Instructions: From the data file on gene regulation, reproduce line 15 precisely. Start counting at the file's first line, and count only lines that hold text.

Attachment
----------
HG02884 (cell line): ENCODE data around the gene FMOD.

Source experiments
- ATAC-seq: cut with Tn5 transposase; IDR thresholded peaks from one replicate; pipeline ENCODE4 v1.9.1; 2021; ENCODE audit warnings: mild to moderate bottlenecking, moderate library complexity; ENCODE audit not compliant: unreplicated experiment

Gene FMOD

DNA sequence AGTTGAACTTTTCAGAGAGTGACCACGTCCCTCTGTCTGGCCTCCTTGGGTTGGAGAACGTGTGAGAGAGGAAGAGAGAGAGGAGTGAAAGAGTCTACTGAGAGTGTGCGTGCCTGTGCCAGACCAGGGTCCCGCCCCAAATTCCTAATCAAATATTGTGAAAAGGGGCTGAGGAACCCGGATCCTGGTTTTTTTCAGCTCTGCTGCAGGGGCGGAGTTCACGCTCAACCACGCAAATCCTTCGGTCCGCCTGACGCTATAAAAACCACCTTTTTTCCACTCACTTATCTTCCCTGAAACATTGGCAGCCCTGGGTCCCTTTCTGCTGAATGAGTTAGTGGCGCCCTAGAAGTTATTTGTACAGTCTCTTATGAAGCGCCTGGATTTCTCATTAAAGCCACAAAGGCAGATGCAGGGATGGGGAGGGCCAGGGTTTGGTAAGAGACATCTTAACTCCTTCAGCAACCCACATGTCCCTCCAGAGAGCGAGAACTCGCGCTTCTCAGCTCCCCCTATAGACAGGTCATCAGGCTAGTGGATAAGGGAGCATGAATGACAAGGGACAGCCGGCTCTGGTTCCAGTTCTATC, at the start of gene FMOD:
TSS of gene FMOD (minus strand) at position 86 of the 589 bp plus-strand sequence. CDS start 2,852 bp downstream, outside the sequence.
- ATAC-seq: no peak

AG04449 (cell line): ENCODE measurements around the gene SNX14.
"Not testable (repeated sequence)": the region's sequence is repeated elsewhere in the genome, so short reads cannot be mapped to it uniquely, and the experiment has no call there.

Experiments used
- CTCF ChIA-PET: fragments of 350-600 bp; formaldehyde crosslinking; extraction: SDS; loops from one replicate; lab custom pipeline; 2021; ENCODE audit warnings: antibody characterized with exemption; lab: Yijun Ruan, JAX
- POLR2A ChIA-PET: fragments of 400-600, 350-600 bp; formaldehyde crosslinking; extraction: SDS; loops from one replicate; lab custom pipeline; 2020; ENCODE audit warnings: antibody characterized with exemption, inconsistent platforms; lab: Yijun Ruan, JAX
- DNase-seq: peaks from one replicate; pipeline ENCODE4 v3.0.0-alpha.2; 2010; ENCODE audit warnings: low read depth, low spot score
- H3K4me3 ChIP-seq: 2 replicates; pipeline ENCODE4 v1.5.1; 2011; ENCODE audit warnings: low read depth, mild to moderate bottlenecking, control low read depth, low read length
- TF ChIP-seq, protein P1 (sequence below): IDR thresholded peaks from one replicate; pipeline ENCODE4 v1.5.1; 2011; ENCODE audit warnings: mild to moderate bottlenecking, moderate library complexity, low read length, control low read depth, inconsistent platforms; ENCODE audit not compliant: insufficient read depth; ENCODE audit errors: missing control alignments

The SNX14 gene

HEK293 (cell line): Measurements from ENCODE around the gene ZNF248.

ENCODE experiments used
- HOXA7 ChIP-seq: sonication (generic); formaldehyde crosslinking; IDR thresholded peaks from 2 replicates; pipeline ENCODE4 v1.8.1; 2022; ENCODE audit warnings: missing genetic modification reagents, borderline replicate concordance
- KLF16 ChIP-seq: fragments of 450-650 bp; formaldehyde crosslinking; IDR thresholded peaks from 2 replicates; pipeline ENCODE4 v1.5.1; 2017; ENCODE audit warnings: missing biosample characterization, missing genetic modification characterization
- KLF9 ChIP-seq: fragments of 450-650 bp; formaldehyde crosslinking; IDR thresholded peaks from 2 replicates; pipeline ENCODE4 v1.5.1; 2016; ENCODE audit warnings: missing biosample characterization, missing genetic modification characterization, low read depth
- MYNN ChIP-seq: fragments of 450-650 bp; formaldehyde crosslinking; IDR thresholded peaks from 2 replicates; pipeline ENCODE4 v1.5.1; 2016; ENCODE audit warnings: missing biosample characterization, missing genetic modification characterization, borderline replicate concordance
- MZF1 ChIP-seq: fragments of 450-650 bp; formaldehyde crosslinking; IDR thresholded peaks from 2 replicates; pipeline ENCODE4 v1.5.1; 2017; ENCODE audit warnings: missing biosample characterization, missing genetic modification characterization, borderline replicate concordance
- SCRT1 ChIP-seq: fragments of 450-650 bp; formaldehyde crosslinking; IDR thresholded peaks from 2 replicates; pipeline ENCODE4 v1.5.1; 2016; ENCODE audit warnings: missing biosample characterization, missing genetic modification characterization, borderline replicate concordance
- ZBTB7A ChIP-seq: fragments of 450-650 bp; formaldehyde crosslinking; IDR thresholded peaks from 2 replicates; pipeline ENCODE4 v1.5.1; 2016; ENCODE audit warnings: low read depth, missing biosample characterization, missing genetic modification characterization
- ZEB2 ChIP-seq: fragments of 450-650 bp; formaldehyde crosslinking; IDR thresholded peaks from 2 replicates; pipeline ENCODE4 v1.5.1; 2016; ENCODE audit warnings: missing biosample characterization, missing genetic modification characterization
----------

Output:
- TF ChIP-seq, protein P1 (sequence below): IDR thresholded peaks from one replicate; pipeline ENCODE4 v1.5.1; 2011; ENCODE audit warnings: mild to moderate bottlenecking, moderate library complexity, low read length, control low read depth, inconsistent platforms; ENCODE audit not compliant: insufficient read depth; ENCODE audit errors: missing control alignments